The first step in the preparation of the preferred formulations detailed in Table 2 consists of dry mixing for a suitable time (e.g., about 10 minutes) the dehydrated nitro-cellulose (Grade A containing 12.6% nitrogen) with the guanidine nitrate, potassium chlorate and ethyl centralite. Ether and alcohol are then added as solvents along with the acetyl triethyl citrate. With 12.6% nitrogen content, the nitrocellulose is completely soluble in the ether/alcohol solvent solution. Wet mixing is then conducted for a suitable time (e.g., 30 minutes) with the mix temperature being gradually raised to about 30° C. The mix, which is now in the form of dough, is allowed to cool for a suitable time (e.g., about 20 minutes) to below about 20° C. as its rheology is adjusted for extrusion.
 The second step in the manufacturing method is the extrusion of the dough form through dies of the desired shape (e.g., tubular with a single perforation) and dimensions. The diameter and perforation of the strands are closely monitored for uniformity. A rotary cutting machine cuts the strands immediately as they come out of the extruder into grains of fixed length. The geometry of the preferred embodiment of each of the grains is detailed in Table 3.
TABLE-US-00003 TABLE 3 Preferred Dimensions of Extruded Grain Grain Dimension Size range (inch) Size (inch) Length (L) 0.030-0.200 0.058 0.0762-0.508 0.14732 Outer Diameter (D) 0.040-0.070 0.050 0.1016-0.1778 0.127 L/D 0.8-2.8 1.16 Grain wall thickness 0.008-0.016 0.012 0.02032-0.04064 0.03048 Perforation Diameter (d) 0.008-0.054 0.026 0.02032-0.13716 0.06604
 Next, the solvents are recovered by heating the cut propellant grains to between about 30° C. and about 45° C. for about 48 hours. The propellant grains are then coated with graphite using a glazing process before being dried (e.g., in tray driers) at about 55° C. to reduce volatile material below 1% by weight. Once dried, the grains are screened to remove clusters, undersized grains and dust. Following chemical analyses and ballistic evaluations, final blending completes production of the propellant.
 The test results from the propellant in one aspect of the present invention are compared to PYRODEX® to demonstrate performance enhancement. Data for traditional smokeless propellants is also included to show the vastly different operating regimes between them and the propellant of aspects of the present invention. Thus, these test results are intended to show that the shaped propellant of an aspect of the present invention can replace not only black powder but also its mineral-based substitutes, since the mineral-based substitutes are of the greatest interest due to their predominance in the marketplace. The shaped propellant of aspects of the present invention is much less hygroscopic (<2% using the MIL-STD-286 method) than black powder and its mineral-based substitutes (>9% for PYRODEX®). It has been found that the shaped propellant of an aspect of the present invention leaves a greatly reduced amount of solid, particulate residue (in certain cases almost none) in guns after shooting (<1% of the total charge weight after 50 shots) compared to >30% for most mineral-based substitutes of black powder after only a few shots. It has been found that the little residue that does remain (generally in the form of a thin layer of soot or very small and light organic flakes) is mostly organic.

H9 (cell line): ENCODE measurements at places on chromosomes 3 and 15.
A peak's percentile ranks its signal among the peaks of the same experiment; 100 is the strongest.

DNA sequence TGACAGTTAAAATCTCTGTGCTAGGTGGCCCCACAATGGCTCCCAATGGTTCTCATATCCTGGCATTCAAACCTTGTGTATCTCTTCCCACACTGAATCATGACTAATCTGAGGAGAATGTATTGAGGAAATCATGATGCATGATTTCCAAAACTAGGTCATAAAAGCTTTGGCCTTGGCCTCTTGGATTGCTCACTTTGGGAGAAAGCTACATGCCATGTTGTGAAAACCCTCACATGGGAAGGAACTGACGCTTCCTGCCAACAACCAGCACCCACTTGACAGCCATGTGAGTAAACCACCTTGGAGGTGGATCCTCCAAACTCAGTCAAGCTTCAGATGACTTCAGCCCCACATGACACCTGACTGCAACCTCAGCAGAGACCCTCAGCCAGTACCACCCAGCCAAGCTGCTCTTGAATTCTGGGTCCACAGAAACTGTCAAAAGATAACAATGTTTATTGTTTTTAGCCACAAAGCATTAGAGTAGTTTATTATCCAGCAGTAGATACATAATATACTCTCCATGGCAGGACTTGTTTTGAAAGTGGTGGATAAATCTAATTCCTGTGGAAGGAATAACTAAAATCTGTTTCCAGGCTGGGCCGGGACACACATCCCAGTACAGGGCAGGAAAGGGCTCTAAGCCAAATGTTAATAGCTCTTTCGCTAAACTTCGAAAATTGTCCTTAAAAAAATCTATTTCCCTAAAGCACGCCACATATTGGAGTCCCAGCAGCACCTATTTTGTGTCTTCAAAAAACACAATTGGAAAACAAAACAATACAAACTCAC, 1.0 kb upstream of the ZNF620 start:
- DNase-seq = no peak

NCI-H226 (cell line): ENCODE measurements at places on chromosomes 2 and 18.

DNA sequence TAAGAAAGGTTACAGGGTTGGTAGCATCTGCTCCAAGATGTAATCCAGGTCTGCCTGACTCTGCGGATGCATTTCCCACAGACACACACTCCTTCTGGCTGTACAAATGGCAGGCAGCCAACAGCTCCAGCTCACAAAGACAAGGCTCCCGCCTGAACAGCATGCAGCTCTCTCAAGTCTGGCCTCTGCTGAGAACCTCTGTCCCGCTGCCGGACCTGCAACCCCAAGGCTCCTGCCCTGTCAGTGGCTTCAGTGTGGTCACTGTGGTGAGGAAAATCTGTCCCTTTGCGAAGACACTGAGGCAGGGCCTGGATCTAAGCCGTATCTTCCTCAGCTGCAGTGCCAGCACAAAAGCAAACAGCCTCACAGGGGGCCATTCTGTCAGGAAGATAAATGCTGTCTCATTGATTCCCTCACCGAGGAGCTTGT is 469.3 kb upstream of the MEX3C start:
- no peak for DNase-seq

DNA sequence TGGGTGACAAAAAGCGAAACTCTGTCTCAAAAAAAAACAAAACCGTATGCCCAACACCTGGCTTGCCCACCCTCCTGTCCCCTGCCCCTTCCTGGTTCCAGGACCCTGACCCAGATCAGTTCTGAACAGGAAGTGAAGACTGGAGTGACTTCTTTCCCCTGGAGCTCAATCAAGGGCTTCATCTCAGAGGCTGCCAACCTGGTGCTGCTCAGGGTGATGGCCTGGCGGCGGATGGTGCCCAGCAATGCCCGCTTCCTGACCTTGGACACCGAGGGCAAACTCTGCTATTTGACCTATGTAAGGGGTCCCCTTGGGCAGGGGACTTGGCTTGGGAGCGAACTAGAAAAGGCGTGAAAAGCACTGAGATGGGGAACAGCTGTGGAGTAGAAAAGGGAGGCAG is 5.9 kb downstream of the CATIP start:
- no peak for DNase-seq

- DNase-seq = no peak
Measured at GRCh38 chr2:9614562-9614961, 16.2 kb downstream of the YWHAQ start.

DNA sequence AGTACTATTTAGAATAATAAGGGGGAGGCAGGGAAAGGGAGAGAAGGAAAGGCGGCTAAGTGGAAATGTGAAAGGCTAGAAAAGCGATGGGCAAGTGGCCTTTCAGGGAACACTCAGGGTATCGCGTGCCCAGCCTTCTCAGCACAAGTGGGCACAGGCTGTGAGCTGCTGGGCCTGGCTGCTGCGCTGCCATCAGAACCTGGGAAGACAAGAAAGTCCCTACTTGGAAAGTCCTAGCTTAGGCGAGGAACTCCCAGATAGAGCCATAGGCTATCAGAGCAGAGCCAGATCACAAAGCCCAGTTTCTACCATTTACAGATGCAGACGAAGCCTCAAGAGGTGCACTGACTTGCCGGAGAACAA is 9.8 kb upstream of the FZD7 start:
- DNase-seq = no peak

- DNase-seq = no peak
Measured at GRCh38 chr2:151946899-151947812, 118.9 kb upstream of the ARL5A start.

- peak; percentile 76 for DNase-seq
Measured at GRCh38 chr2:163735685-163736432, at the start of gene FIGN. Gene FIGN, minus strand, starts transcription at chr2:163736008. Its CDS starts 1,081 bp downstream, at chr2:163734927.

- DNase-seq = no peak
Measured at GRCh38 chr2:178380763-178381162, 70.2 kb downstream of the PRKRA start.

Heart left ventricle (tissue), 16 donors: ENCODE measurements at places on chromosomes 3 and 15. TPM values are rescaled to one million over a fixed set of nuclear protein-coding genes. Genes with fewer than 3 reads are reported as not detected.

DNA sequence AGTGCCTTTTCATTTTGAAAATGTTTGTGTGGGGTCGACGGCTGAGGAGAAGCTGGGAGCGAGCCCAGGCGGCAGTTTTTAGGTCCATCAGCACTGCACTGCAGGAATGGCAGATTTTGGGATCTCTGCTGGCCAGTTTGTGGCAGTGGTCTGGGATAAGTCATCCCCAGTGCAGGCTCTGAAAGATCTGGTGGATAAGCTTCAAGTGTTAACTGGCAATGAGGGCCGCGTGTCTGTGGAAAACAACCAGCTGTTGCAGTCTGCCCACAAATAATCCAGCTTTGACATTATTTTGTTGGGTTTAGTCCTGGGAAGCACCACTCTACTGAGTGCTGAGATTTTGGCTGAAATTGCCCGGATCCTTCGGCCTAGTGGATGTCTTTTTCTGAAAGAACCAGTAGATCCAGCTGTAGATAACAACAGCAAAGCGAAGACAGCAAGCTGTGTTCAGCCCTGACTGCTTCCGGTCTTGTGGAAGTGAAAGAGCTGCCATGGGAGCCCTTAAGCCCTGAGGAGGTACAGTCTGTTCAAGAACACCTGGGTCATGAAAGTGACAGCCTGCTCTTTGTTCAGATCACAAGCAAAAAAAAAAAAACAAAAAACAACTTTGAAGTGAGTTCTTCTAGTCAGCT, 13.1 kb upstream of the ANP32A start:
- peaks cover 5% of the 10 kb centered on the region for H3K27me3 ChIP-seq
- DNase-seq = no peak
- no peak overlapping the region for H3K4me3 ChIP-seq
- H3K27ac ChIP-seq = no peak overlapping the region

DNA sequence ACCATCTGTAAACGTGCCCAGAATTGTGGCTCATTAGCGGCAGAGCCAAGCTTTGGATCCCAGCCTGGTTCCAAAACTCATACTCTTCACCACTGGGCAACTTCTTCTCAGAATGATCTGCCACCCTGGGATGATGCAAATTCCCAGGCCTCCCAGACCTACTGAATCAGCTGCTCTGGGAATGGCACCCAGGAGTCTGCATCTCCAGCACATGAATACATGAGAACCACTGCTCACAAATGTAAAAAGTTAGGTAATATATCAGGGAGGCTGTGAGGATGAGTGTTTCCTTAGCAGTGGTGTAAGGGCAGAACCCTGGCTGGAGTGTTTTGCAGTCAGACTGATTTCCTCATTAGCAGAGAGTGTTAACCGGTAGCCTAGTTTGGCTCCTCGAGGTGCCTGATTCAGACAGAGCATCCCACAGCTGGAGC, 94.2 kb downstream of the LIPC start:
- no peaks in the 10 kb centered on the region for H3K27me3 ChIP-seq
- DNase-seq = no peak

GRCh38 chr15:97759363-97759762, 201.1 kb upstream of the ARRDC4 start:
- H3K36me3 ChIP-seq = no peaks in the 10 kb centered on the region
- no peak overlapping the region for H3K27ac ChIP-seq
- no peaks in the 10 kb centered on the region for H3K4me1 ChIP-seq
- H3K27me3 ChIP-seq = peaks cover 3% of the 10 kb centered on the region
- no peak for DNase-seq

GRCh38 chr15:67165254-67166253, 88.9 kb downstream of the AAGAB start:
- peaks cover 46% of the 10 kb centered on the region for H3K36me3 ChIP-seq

The preferred bulk density of the propellant of the invention is 0.664 g/cc compared to 0.667 g/cc for PYRODEX®, thereby assuring virtually identical powder loads for a given firearm and loading procedure. Thus, for example, the standard volumetric powder measure traditionally used by hand loaders for determining the exact quantity of powder (powder load) prior to loading a gun with black powder or its mineral-based substitutes, is equally applicable to the propellant grains of aspects of the present invention. Further, since the preferred propellant of aspects of the present invention is extruded, it has excellent loading properties which result in lower standard deviations related to ballistic performance. Some test data are presented in the following Tables 4, 5 and 6 and in the graphs of FIGS. 2 and 3.
TABLE-US-00004 TABLE 4 Cartridge Applications PYRODEX ® RS Select Propellant of Invention Powder Pressure Pressure Load Velocity (psi/kPa Velocity (psi/kPa Test Load (gr/mg) (fps/mps) piezo) (fps/mps) piezo) 45-70 GVT 50 1,107 13,325 1,114 14,117 300 gr HDY 3240 337.4 91,872 339.5 97,333 HP Win WLR 70 1,347 16,480 1,476 18,638 primer 4536 410.6 113,626 449.9 128,504
TABLE-US-00005 TABLE 5 Cartridges Fired at Temperature Extremes PYRODEX ® RS Select Propellant of Invention Pressure Pressure Temperature Velocity (psi/kPa Velocity (psi/kPa Test Load (° C.) (fps/mps) piezo) (fps/mps) piezo) 45-70 -45 1,356 17,369 1,484 19,644 GVT 300 gr 413.3 119,755 452.3 135,440 HDY HP Win WLR 21 1,392 19,712 1,509 20,415 primer 70 gr 424.3 135,909 459.9 140,756 powder load 45 1,377 17,442 1,516 19,087 419.7 120,258 462.1 131,600